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Establishing a Healthy Writer/Editor Dynamic

Writing, like any creative expression, tends to bring about an emotional attachment from the author to the article. We can call it ego, but frankly, it’s just natural. You’ve built your business on monetizing your creative prowess, so enduring artistic critique is nothing new to you. But in working with many agencies on their content marketing strategies, I’ve observed that harnessing that thick skin in an effort to establish a healthy writer/editor relationship among content teams is more challenging than you might expect.

And yet, the editorial role is critical to the success of your content marketing program. Your editor is like your secret weapon. They share your intimate knowledge of your positioning and your target audiences but enjoy enough objectivity to help you better express your expertise in a way that’s most palatable to your prospects.

When a content team is full of smart, experienced writers and empowered, strategic editors, a certain magic happens that makes your writing better.

Too often, I see an individual inside of an agency deemed the “editor” who spends more time corralling their writers, managing deadlines, and serving more of a copy editing duty, rather than strategically optimizing the messaging so it better suits the audience. And in many cases, that’s because the dynamic between writer and editor was never properly established. They don’t understand each other’s roles. The good news is it doesn’t take much to redefine that relationship. Following these three rules will establish a much healthier partnership between writers and editors, ultimately improving the quality of your writing.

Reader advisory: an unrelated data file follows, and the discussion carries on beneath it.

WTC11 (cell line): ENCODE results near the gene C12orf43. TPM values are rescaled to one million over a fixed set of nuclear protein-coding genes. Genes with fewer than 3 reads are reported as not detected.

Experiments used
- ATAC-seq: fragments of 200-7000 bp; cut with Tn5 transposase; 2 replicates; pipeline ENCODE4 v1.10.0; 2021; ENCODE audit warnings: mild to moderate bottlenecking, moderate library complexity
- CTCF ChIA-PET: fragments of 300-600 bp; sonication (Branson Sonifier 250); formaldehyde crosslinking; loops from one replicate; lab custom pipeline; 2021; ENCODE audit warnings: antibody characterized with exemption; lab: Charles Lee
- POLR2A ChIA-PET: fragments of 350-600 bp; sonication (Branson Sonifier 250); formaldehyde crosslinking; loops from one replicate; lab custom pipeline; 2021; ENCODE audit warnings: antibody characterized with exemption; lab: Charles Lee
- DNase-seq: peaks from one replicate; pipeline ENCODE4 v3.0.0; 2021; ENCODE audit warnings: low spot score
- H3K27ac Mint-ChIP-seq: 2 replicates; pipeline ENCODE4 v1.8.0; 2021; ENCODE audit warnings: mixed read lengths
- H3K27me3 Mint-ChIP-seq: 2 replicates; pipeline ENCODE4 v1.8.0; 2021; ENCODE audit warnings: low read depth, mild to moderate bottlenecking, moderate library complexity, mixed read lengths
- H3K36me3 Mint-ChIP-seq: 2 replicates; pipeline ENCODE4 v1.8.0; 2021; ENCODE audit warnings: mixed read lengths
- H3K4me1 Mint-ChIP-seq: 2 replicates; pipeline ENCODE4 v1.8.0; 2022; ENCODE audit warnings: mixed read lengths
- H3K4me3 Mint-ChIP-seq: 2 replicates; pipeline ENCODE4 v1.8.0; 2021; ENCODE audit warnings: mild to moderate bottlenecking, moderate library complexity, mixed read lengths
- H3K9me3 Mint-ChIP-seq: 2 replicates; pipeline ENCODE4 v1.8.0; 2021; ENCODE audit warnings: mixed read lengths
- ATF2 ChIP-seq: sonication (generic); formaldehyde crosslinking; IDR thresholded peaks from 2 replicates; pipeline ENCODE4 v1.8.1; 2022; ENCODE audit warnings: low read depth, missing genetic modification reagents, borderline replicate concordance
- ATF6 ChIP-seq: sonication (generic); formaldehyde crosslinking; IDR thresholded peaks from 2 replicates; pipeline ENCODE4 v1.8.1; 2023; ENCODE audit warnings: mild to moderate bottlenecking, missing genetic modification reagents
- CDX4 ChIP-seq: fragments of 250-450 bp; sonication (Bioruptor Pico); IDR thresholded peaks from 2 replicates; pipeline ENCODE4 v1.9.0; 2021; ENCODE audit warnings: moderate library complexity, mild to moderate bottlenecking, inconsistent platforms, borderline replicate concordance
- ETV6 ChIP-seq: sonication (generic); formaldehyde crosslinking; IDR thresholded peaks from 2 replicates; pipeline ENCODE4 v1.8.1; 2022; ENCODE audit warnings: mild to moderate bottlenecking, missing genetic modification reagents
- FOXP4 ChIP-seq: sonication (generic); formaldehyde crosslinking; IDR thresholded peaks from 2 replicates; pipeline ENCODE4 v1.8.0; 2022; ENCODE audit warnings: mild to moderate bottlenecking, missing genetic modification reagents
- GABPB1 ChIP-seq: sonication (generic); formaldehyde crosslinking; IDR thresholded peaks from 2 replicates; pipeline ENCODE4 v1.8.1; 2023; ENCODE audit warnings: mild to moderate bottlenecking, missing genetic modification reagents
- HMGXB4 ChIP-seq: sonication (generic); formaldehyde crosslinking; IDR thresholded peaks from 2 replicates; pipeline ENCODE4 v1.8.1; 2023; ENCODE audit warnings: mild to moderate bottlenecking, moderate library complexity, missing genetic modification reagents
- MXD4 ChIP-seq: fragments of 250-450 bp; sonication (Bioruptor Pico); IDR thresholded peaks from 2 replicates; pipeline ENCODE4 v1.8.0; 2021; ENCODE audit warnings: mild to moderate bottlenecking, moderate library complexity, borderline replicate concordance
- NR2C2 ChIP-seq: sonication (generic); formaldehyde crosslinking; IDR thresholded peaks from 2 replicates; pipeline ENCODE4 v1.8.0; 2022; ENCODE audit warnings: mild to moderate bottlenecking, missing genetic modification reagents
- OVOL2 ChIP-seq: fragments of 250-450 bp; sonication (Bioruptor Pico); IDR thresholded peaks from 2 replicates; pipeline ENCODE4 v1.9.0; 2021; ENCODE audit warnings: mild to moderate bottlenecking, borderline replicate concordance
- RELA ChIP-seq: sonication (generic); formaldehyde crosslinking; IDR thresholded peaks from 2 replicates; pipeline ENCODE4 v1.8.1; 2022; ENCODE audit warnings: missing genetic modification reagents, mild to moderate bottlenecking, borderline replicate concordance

Rule 1: Choose your editor carefully

One of the first mistakes you can make is being careless about your choice of an editor. This is not a junior-level position. A good editor does more than correct your comma splices and sentence fragments.

Think of your editor as the protector of your brand’s voice.